For Constellation, OMB, citing market risks, came up with a cost of $880 million for the $7.6 billion loan guarantee the company had sought for Calvert Cliffs-3. The cost of the loan guarantee was the final straw for Constellation, especially given the fact that a couple of months earlier, in March 2010, DOE had offered an $8.3 billion conditional loan guarantee for the $14 billion Vogtle nuclear expansion project planned by Georgia Power and its partners, Oglethorpe Power and the Municipal Electric Authority of Georgia. The credit subsidy cost for the Vogtle loan guarantee has not been made public, but it is believed to be in the 0.5% to 1.5% range, far below the 11.6% cost asked for Constellation-EDF's Calvert Cliffs-3 project.
The lower cost for Vogtle may be justified, from a risk analysis point of view, by the fact that the utilities would sell the output from the new reactors to their customers and enjoy a regulated rate of return, while Calvert Cliffs-3 would be a merchant plant.
The difference put into sharp contrast a stark divide between regulated utilities and merchant generators hoping to build new nuclear plants. It may also be a harbinger of the success of the 18 nuclear projects that have applied for COLs. Ten were proposed by vertically integrated utilities; the others were proposed by the wholesale generation units of utility companies and by merchant developers.
Another limiting factor for the projects on the COL list is the amount of funding left for loan guarantees. Subtracting the $8 billion pledged to the Vogtle project leaves only about $10 billion. That may be enough to support only two or three more projects at most.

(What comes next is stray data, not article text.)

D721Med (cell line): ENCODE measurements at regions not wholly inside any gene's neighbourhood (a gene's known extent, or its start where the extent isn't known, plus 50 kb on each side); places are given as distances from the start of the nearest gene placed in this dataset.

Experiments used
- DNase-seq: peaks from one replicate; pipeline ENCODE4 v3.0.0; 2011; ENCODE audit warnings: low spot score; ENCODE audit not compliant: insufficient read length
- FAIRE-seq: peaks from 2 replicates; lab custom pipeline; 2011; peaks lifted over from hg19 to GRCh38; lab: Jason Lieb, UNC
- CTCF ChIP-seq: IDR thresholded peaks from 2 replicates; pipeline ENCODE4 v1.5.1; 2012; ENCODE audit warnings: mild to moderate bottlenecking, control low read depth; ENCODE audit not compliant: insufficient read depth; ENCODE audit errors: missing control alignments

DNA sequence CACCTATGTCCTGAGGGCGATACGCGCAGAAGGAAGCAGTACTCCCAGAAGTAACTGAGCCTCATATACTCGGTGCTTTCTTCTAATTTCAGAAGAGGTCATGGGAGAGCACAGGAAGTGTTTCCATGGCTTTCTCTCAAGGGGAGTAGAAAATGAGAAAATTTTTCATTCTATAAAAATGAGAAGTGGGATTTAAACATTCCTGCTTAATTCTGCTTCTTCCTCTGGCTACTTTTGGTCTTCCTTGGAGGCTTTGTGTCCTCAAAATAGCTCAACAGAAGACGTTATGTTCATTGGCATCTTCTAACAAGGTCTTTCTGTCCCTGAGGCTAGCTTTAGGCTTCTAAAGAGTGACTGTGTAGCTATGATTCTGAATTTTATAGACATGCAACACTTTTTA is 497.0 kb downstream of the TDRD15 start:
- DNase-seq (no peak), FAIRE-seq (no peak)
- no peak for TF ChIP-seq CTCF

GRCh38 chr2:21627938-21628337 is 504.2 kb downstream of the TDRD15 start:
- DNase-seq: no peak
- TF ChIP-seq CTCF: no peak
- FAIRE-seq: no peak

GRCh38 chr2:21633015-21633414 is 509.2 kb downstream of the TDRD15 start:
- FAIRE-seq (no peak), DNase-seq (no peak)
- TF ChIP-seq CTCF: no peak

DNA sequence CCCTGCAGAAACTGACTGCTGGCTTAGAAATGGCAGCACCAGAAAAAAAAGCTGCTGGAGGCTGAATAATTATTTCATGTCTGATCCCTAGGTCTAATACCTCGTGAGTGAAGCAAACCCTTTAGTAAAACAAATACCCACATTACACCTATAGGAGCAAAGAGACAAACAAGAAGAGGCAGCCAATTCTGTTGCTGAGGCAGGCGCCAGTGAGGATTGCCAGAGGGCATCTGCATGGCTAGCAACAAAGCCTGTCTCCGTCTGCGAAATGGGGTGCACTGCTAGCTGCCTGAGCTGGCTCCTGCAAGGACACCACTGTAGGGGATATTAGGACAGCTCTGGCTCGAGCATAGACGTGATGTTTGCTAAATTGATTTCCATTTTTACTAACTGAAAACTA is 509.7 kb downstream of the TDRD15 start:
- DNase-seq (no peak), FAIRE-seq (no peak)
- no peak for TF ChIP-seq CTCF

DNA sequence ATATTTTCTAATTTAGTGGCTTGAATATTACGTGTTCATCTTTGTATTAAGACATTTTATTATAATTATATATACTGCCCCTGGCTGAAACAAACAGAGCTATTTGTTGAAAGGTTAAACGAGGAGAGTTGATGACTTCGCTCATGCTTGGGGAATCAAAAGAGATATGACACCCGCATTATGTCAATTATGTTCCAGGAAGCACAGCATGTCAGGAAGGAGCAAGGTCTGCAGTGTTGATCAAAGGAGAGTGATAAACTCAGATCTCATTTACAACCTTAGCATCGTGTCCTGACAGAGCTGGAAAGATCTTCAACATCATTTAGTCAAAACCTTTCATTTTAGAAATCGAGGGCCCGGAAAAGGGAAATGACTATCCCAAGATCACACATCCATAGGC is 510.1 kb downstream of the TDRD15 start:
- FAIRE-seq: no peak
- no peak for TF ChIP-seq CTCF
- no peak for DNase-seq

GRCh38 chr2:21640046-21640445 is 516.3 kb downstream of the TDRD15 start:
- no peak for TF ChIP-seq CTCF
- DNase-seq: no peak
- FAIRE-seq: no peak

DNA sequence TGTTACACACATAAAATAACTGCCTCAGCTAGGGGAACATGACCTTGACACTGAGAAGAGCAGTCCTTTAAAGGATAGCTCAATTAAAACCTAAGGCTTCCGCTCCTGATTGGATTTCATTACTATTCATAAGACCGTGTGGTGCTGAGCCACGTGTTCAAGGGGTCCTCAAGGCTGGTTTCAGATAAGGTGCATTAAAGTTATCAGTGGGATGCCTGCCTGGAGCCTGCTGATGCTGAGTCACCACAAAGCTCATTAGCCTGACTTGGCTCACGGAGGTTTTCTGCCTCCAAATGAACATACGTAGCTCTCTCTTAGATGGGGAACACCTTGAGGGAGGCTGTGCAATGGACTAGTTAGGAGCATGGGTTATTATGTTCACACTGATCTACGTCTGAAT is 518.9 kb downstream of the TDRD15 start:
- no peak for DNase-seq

President Barack Obama had said his budget proposal would include funding to raise nuclear loan guarantee support by $36 billion, but the fate of any such increase is unknown, given the current federal budget impasse.
Some analysts say that if federal loan guarantees are not available, other forms of subsidy could suffice, such as the construction work in progress provisions that are available in South Carolina to SCANA's proposed V.C. Summer nuclear expansion project.
But outside the Southeast, similar measures have been facing strong opposition. Minnesota, Wisconsin and Kentucky have all failed to lift moratoriums on new nuclear plants. In Missouri a CWIP bill died, as did similar bills in North Carolina and Iowa.
Adding to this is the fact that the US is now awash in inexpensive natural gas being found and produced from shale formations across the US. "You don't need Fukushima to understand that when gas is at $5 and power prices are low it doesn't make sense to build a nuclear plant," said Angie Storozynski, an equity analyst at Macquarie Equities Research. "You can't even build a new gas plant at that price."